The Shipley School
Shipley Sisters (c. 1894). Founded the Shipley School in 1894 to prepare young women for Bryn Mawr College.
The Shipley School, now a coeducational day school in Bryn Mawr, was founded in 1894 by the three Shipley sisters, Hannah, Elizabeth, and Katharine, to prepare young women for Bryn Mawr College. The children of a Quaker father who encouraged his daughters in intellectual pursuits, the sisters themselves were well educated and well traveled. All had studied abroad and Katharine graduated in the first class at Bryn Mawr. Theirs was not to be a mere finishing school. The Shipleys’ aim was: “to fit [the student] to enter college with a mind trained to habits of scientific study.” They also emphasized “character building.”
By 1913, the School had 75 boarding students and 39 teachers. The early brochures describe Shipley as a “home school,” not a “school away from home.” Students lived in three residences and studied in the “schoolhouse”, purchased in 1895, faced in brick in 1906, and still standing as the main School building. Students were expected to participate in the life of the community in addition to pursuing their academic studies.
And while they look quite demure in their Commencement dresses and went regularly to concerts and the theater, they played basketball and baseball and rode bicycles and horses.
They also earned scholarships to Bryn Mawr. “Fortiter in re, leniter in modo” (“Courage for the deed, grace for the doing”) was and is the School motto. From the beginnings there was an emphasis on each individual developing her own abilities and talents. There never was a “Shipley mold.”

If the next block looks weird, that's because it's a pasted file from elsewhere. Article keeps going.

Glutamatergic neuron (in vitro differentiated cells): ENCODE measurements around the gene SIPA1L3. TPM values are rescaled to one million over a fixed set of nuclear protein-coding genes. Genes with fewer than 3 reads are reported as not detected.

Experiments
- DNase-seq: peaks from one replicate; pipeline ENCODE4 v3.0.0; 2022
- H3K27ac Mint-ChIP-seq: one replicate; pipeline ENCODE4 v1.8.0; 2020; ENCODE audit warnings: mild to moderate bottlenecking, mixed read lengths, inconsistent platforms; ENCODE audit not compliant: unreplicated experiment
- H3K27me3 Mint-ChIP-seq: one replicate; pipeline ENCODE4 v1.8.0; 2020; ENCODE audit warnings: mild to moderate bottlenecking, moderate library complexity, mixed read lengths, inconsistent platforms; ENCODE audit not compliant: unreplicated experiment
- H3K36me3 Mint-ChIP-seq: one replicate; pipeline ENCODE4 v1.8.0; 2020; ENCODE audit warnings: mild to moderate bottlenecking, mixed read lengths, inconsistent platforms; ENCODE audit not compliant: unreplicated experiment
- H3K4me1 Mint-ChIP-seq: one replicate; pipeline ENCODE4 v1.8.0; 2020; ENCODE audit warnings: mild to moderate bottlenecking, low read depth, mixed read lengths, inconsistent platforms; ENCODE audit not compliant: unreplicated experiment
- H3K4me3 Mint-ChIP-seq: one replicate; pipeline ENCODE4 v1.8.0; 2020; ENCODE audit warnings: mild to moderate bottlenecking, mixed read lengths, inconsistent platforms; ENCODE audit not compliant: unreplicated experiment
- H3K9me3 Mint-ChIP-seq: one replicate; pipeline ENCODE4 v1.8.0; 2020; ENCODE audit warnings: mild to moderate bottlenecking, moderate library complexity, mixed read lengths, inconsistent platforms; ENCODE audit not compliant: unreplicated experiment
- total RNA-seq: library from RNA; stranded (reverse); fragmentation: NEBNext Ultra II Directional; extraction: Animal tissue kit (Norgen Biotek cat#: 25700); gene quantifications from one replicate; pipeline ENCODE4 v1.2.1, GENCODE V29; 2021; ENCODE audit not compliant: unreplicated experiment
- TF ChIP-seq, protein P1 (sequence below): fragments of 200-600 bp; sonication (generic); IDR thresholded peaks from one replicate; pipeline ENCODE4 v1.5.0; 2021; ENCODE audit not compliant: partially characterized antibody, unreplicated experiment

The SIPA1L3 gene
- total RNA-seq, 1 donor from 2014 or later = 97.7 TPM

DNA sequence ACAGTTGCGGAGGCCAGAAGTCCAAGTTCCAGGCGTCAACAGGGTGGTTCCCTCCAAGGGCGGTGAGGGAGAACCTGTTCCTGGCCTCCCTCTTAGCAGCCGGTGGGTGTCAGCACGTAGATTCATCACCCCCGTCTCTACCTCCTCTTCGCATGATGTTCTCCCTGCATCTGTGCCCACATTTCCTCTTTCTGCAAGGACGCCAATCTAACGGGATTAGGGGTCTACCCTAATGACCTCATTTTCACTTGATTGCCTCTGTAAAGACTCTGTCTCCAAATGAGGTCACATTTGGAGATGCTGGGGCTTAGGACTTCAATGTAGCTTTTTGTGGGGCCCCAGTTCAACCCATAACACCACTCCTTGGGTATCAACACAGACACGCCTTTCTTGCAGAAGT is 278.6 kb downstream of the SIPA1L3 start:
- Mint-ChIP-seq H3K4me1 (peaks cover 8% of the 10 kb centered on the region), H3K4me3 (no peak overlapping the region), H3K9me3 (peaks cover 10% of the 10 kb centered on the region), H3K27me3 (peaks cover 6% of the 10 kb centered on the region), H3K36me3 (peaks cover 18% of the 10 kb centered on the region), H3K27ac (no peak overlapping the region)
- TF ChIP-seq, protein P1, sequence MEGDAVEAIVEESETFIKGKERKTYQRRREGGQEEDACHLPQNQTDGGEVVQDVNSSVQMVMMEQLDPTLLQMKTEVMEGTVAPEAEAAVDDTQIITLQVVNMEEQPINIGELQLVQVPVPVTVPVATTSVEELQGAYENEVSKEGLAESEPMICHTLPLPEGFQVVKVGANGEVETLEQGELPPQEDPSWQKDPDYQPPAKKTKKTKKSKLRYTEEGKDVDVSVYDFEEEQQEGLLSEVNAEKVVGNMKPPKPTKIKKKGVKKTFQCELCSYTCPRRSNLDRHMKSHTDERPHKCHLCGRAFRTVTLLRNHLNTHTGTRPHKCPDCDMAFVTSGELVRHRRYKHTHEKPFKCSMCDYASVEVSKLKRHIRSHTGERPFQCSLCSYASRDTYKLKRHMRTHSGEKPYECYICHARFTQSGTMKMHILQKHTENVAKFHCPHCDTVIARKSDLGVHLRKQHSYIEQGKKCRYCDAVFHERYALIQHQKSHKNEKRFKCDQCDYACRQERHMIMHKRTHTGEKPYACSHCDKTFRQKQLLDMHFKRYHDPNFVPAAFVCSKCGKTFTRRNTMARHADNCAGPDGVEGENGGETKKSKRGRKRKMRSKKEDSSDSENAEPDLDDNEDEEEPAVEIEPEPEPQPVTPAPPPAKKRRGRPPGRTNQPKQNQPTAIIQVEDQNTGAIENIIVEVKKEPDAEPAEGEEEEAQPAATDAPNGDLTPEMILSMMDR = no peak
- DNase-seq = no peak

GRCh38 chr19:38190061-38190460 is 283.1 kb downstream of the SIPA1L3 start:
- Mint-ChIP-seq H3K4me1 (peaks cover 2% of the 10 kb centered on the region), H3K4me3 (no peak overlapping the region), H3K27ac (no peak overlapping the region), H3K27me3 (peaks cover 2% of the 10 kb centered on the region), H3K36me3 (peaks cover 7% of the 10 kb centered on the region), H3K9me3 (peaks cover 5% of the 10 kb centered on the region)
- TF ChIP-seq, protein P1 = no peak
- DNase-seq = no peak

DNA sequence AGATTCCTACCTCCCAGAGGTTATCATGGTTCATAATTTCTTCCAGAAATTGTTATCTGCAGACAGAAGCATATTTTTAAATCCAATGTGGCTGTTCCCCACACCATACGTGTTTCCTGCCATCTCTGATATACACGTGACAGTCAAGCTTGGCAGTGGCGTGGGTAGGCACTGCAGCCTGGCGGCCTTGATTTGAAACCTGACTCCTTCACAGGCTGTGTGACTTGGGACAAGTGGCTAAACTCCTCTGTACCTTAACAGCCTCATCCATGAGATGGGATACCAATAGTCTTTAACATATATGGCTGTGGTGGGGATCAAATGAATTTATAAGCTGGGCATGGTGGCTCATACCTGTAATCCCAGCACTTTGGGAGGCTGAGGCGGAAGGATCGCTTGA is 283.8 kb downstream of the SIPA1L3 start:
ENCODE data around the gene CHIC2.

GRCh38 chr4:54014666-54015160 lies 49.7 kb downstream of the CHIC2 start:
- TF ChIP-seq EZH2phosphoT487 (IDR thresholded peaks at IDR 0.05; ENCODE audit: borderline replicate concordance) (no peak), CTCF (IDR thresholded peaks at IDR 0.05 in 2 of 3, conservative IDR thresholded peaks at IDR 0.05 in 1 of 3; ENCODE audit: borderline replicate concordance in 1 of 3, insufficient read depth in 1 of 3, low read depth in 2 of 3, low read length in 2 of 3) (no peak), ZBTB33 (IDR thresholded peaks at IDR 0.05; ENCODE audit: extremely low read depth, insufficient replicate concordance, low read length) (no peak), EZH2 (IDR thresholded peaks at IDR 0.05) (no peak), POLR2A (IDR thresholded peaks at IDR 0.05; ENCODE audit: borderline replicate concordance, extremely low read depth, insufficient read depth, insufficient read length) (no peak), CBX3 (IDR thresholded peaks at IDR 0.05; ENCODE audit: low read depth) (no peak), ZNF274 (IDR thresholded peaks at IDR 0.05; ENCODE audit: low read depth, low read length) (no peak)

In 1998, with 795 students in pre-kindergarten through twelfth grade, Shipley on the surface is a very different place from what it was in 1894. It no longer has boarders; it has been coeducational for 25 years. Boys and girls go on to a wide variety of colleges. The genius of the Shipley sisters was to establish a mission which allowed for flexibility in changing times.
Students c. 2000.
Their emphasis on academic excellence and on concern for the body and spirit as well as the mind of each individual child is still the basis of Shipley’s mission and philosophy.
A Moral Compass
Margaret Bailey Speer (1900-1997).
Margaret Bailey Speer (1900-1997), the fourth Headmistress of The Shipley School, arrived in 1944 after a distinguished career at Yenching University in Beijing, China. A graduate of Bryn Mawr College, she went to China to teach English. By 1934 she was Dean of the Yenching College for Women, a position she held until December 1941, when the Japanese occupation forces in China closed down the university. After a period of house arrest and then internment by the Japanese, Miss Speer returned to the United States in 1943.
For 21 years until her retirement in 1965, Margaret Bailey Speer carried out and reinforced Shipley’s original mission. Her intellectual standards were high. Her understanding of people was deep. Her global vision, her genuine concern for humanity, and particularly her sense of justice profoundly influenced an entire generation of Shipley students. Teaching by example and by parable, she had a light and often humorous, but nevertheless firm touch. She worked tirelessly not only to educate and broaden the minds of Shipley students, but those of others as well. She ensured that African American students would be welcome at Shipley and was a founder in 1966 of the Bryn Mawr Presbyterian Church Tutoring Program, in which students of Main Line independent schools still tutor children from the inner city.
Respected by her peers as well as her students, Margaret Bailey Speer was a president of and also served on the boards of the major associations of independent schools and a number of other organizations concerned with education and justice. Miss Speer was one of the first women elected as a Member of Session, the governing body of the Bryn Mawr Presbyterian Church.
—Written by Trina Vaux